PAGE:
Larkin coming 'round the mountain
And the sun get in his eyes
Yes, Larkin coming 'round the mountain
The sun done blind his eyes
Wake up the next morning
And that poor boy paralyze
Larkin Wray Bed 27
Rhymed words floating around my head grabbing memories of who I am where I've been I try not to make rhymes for where I'm going. My history is what's alive my future is what? Predictable? Unbearably.
I start with word lists, beginning with a then b all the way to z. Then tinker with my a's or b's or t's let's let them rhyme. At night the dark awakens me, just me and my letters and rhymes, memorizing the encyclopedia of the life and times of Larkin Wray. Unfortunately abridged. Nonsense rhymes storing my story in my brain and then finally. Finally sometime after the third bed-check, enough light for shadows now, my eyes close just give up I sleep.
Steep incline Let's dine
Wrong time Red line Oozing mind
Don't mind Break down Brake Break up
Supine. Nurse introduces the new orderly to me we nod. Larkin seems to be most comfortable on his back see the sign SUPINE at the head of his bed each patient has their individual quirks and desires even if they can't communicate them to you verbally you really do learn to read them and develop your own language don't we Larkin? Recline: taking your rest before rising. Supine: flat on your back. Forever. Arise! Arise! Too late. My fate: supinate. The ceiling is my world.
You think it easy being the catheter man, but you got to be careful. No man want 'nother man grabbing his ding-dong-dandy, scrubbing it down with soap and rinsin' it, then jamming ten inches of plastic tube up there. And I ain't done yet. Next I take this syringe and blow up a balloon inside the guy bladder with air, so it don't pull out. Then I irrigate his bladder, making sure all systems go. When you think of it, every day I handlin' these men's private parts, only other person done been touching down there was they mama way back when and whatever womens they been with. And they mamas and womens is history. So I got to handle them with respect. But not too gentle, if you know what I mean. No way the cath-man better play hanky-panky with they most precious thing. Being a real professional -- they appreciate that.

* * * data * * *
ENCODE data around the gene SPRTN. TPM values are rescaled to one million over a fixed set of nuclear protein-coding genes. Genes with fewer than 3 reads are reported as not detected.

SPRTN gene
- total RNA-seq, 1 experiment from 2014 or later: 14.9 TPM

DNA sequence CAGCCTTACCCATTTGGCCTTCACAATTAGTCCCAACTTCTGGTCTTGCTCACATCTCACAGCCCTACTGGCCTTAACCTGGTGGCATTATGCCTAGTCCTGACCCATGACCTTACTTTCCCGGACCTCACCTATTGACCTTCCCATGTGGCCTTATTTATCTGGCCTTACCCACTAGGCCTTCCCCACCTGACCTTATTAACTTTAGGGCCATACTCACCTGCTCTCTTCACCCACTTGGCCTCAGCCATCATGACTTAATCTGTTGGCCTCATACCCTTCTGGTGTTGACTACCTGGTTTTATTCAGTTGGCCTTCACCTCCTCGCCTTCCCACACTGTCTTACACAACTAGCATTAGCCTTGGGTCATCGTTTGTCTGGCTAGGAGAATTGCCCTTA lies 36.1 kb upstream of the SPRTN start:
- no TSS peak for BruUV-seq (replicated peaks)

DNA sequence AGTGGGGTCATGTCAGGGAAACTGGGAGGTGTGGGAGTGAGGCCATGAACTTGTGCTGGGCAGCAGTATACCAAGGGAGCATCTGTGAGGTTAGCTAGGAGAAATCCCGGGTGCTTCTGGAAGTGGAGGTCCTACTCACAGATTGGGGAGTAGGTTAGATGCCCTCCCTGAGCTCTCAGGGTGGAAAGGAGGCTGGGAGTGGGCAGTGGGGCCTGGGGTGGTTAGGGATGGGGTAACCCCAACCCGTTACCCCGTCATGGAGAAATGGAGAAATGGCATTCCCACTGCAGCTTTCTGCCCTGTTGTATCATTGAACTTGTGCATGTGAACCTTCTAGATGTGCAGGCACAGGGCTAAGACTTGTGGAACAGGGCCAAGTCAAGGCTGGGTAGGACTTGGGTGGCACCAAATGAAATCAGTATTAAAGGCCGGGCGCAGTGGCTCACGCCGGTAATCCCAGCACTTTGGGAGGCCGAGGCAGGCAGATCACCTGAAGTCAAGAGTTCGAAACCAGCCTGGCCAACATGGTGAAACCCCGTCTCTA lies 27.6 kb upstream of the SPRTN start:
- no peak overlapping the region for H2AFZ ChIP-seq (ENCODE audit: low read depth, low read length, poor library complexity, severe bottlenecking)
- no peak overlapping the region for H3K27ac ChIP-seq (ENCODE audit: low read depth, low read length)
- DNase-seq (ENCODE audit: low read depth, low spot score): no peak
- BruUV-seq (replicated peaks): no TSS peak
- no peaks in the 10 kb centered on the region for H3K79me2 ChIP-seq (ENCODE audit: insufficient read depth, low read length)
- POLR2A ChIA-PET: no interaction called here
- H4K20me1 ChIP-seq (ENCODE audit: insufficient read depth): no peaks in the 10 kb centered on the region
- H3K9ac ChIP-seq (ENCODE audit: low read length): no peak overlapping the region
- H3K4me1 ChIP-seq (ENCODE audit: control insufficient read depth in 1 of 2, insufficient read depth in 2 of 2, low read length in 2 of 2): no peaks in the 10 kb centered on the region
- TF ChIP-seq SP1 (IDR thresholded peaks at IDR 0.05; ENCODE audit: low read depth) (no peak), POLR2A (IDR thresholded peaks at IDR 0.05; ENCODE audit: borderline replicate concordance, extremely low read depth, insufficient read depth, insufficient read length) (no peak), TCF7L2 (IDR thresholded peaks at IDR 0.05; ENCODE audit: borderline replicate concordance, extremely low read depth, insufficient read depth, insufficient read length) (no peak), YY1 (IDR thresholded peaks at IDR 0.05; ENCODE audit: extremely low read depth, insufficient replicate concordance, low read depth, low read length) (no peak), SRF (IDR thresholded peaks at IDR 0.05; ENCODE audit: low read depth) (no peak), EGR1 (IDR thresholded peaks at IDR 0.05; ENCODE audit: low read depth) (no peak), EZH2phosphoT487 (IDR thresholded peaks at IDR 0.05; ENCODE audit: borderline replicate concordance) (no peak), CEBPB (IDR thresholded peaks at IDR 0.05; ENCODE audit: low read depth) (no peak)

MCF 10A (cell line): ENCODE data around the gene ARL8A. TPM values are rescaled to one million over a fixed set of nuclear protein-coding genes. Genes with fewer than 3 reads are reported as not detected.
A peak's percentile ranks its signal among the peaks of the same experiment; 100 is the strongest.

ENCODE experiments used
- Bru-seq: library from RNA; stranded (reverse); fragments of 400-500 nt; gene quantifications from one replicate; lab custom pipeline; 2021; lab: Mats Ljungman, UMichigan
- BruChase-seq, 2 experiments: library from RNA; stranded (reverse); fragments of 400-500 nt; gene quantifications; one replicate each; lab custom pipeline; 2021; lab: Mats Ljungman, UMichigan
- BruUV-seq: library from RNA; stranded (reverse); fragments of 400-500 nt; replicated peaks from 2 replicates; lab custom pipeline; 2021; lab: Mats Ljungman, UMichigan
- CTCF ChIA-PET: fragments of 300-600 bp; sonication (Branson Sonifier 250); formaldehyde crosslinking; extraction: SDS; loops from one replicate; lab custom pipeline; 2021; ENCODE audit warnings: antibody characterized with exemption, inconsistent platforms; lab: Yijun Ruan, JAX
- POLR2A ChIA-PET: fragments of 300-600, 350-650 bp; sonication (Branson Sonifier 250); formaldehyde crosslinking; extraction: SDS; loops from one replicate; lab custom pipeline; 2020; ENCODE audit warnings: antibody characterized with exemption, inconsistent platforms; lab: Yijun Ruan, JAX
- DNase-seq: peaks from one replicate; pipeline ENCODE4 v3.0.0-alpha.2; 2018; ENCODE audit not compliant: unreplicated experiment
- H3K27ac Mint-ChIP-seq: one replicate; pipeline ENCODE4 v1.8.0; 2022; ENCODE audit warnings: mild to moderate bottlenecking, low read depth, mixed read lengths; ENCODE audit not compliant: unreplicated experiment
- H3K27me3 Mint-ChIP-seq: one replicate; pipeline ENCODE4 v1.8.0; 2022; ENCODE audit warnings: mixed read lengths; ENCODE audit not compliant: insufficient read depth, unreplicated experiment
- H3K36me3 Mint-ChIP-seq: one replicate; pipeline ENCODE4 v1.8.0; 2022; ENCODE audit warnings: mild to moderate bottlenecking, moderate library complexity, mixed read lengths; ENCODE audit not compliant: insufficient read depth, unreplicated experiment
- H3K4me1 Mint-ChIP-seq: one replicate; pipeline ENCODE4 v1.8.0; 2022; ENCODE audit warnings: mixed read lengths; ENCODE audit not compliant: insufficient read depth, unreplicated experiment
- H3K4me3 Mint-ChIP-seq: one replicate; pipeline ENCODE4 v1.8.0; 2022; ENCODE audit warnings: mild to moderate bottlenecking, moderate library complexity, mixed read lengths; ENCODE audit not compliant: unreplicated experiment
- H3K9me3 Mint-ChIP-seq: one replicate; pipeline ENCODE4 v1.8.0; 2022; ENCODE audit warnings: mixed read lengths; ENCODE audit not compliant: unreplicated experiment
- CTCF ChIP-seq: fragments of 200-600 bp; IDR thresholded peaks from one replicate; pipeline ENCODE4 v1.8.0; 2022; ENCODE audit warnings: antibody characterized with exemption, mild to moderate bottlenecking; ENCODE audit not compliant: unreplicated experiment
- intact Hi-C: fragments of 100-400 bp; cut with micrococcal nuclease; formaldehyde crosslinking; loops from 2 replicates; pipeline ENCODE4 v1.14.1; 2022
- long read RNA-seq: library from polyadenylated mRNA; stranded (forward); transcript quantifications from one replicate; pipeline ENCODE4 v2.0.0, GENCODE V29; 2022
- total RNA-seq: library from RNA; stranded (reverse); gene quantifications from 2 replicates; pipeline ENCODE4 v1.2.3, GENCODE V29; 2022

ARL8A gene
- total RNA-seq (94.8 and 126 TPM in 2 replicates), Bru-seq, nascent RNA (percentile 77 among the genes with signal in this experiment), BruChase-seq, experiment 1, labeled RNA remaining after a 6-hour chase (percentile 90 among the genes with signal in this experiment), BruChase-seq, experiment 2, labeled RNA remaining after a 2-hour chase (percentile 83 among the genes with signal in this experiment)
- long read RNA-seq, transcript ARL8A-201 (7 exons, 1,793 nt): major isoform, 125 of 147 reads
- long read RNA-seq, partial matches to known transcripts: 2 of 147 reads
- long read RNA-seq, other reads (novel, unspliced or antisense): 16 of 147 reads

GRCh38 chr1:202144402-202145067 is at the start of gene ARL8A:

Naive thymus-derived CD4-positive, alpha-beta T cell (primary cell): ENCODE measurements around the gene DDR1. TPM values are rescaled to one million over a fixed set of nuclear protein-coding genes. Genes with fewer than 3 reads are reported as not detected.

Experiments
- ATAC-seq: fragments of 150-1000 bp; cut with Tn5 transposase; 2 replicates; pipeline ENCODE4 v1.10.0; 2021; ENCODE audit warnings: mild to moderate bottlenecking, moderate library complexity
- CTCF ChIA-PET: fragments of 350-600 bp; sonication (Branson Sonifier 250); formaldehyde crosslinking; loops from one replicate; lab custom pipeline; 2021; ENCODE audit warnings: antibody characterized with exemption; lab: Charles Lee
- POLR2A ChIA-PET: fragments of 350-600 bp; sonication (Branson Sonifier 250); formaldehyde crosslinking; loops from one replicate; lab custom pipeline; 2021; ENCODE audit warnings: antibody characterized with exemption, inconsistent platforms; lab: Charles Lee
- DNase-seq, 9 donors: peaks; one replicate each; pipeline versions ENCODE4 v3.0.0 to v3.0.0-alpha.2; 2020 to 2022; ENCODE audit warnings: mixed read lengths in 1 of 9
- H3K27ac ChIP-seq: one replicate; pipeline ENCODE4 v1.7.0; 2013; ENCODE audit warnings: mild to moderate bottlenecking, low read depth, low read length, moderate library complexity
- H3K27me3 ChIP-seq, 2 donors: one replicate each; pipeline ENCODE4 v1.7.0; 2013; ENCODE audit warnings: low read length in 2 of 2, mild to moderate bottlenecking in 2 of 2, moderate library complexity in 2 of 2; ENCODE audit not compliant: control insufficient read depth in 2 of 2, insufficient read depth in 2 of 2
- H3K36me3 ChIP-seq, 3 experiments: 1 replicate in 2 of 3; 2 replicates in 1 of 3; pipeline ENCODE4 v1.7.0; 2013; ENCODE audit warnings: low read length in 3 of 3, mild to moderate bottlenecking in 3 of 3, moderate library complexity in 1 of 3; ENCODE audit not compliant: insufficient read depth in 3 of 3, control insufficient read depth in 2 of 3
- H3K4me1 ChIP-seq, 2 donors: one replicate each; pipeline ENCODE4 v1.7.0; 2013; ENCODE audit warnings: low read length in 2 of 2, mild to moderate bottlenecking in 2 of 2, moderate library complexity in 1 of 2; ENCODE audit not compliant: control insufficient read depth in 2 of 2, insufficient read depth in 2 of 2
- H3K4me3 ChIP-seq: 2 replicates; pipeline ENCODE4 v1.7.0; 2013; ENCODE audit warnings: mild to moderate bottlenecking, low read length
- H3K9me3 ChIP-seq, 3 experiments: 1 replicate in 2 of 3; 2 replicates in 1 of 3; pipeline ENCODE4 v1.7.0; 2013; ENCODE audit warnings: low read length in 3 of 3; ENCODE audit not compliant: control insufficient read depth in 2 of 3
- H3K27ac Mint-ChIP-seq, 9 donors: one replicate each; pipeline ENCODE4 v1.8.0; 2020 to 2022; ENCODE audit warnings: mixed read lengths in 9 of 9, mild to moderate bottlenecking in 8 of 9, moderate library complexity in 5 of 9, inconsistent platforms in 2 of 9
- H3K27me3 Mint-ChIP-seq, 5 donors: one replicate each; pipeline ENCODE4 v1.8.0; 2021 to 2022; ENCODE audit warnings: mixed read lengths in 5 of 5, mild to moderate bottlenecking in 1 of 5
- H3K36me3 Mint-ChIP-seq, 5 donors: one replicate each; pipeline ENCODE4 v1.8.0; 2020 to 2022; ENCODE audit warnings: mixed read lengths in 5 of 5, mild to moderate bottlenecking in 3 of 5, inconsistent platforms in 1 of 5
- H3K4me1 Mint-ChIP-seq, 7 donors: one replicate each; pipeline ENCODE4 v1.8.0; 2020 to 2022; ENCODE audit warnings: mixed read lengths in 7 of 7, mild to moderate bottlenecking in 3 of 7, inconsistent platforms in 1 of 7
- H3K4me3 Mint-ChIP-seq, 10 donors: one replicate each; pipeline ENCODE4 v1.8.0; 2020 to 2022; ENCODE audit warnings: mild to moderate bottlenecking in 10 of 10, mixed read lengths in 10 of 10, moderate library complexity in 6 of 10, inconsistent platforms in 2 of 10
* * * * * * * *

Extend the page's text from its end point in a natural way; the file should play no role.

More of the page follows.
Infection the main thing you got to watch out for. Sometime you catch it, see pus oozing out his hole. Sometime fever the first sign. Ninety percent time if a guy got fever, he got a bladder infection gone to the kidneys. I just tell nurse time to call the doc get some IV Gantrisin drippin' in this guy vein. How about that? -- a colored man what can't read telling some physician time to hook up the IV. Like I got respect 'round here. An' damn if every year I ain't got the lowest infection rate.
A while back my buddy Bataan in bed 12 do the math for me: thirty six pricks a day time two hundred days a year time twenty six year -- that 187,200 pricks, give or take. And still counting.
Now that something to think about. Beats hauling cotton.
Ol' Boxer Man he got Parky's
Parky's rattlin' 'round his brain
Yes, the Boxer Man got Parky's
Rattling 'round his brain
Down for the count at Rancho
Never put on his gloves again